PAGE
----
In this context, Dr Nanthikesan presented the pioneering method developed in the thematic evaluation of IFAD’s support to smallholder farmers’ adaptation to climate change to capture the environmental consequences of IFAD’s agricultural solutions to promote climate adaptation. The evaluation found that successful projects pursued integrated approaches with nature-based solutions, while failing to ‘do no harm’ is likely to lead to low sustainability of benefits of IFAD interventions.  The event furthered this contribution to elaborate a methodology that, for the first time, helps evaluations address environmental and social-equity impact of development interventions together.

On the second day of the conference, Dr Naidoo acted as a panellist in the session titled ‘Evaluating Sustainability in Environment Funds’. In his remarks, the IOE Director stressed the critical importance of systematically integrating environmental and social impacts into evaluative practice, which is something that IFAD has done since 2010.

Michael Quinn Patton spoke about interconnectivity over a decade ago, to no avail. Today, the post-COVID-19 reality and the climate have forced us to wake up and take note. Unfortunately, the horses have bolted in many cases. Being systemic and looking at big picture calls for a fundamental change to how we view ourselves as evaluators. It calls for advocacy, pushing the boundaries, rethinking and reconceptualizing. It calls for changing the way we think about values”, underscored the IOE Director.

On the final day of the event, Dr Naidoo delivered closing thoughts alongside Sabine Bernabè, Director General at the World Bank Independent Evaluation Group; Juha Ilari Uitto, Director of the GEF Independent Evaluation Office; Emmanuel Jimenez, Director General at the Independent Evaluation Department of the Asian Development Bank; and Rob D. van den Berg, Professor at King’s College, London. The session reflected on where we stand in mainstreaming environmental and ecosystem considerations in key development evaluations.

Evaluating the environment is very much a political question that has profound social ramifications. While at the country level results are more nuanced and differentiated, we can see that the global South is at the receiving end of excesses that were caused elsewhere, which it has little or no power to change. For this reason, the deeper question is if we have efficient feedback loops towards decision-makers in order to affect change. At IFAD, efforts to mainstream environmental aspects have ensured that these are on the agenda. We have a methodology which privileges the marginalised”, concluded the IOE Director.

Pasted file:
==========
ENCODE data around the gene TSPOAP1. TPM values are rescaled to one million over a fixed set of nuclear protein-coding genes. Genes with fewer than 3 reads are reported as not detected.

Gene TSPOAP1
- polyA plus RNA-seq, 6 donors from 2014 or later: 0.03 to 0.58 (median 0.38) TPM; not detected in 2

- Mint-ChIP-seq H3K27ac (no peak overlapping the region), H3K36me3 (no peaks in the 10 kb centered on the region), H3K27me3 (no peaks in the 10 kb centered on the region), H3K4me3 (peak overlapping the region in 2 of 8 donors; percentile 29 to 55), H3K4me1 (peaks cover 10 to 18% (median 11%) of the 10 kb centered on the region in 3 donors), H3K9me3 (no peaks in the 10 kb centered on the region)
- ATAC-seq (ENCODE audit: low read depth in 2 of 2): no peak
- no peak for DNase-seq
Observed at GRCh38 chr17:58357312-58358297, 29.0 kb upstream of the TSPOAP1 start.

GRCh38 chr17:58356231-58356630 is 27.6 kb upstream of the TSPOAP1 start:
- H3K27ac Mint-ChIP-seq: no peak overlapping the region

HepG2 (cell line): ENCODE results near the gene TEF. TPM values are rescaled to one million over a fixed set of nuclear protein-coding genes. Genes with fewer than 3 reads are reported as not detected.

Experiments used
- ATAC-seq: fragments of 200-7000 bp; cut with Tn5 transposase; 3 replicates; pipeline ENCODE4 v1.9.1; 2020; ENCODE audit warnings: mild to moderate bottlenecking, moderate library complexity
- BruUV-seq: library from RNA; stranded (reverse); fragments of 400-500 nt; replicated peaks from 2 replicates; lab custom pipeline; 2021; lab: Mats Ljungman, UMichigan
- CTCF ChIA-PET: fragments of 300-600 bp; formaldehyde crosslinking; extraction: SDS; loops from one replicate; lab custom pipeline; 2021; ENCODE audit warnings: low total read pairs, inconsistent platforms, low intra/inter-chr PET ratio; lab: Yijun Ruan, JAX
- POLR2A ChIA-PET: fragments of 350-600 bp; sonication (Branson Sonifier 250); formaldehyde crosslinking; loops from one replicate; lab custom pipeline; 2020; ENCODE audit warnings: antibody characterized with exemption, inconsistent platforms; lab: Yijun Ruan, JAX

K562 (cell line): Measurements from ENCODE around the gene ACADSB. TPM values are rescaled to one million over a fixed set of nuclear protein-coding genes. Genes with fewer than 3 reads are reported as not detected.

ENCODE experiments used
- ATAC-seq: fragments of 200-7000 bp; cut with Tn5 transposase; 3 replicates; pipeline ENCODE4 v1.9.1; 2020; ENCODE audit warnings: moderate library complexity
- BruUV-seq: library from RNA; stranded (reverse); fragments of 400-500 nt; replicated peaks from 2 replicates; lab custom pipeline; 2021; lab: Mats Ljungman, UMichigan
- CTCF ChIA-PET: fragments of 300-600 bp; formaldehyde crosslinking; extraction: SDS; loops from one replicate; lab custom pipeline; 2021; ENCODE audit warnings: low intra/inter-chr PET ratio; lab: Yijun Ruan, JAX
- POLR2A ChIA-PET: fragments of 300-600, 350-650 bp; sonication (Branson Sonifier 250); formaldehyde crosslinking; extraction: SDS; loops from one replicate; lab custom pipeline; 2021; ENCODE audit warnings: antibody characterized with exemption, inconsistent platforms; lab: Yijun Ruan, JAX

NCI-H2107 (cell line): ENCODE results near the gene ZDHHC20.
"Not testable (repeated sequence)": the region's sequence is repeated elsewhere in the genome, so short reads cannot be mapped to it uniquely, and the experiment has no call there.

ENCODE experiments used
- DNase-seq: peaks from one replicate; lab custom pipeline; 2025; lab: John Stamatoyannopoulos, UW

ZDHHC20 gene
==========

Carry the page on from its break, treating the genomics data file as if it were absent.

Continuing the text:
Overall, the GEF conference themes addressed the urgency of tackling the environmental consequences of development, and focused on evaluation systems, evaluation practice, measuring sustainability, and thematic evaluations that looked at food production that is climate adaptative and provides mitigation while promoting social and economic equity  as the foundation of  food security. Conference outcomes will be disseminated through webinars and blogs via the Earth-Eval Community of Practice and a book will be published from key contributions to the Conference.


For further information, please contact Alexander Voccia [here]



  • To access the presentation delivered by Dr Naidoo, please click here.
  • For the video presentation of the conference by Dr Naidoo, please click here.
  • For more information about the session on food security, please click here.
  • For more information about the session on evaluating sustainability in environment funds, please click here.
  • For more information about the closing session, please click here.
  • To access the Earth-Eval Community of Practice, please click here.



  • To access the brochure ‘More than a journey | 20 years of independence, please click here.
  • To access Fabrizio Felloni’s interview on the evolution of independence of IOE, please click here.
  • To learn why independent evaluation makes IFAD a more credible institution, please click here.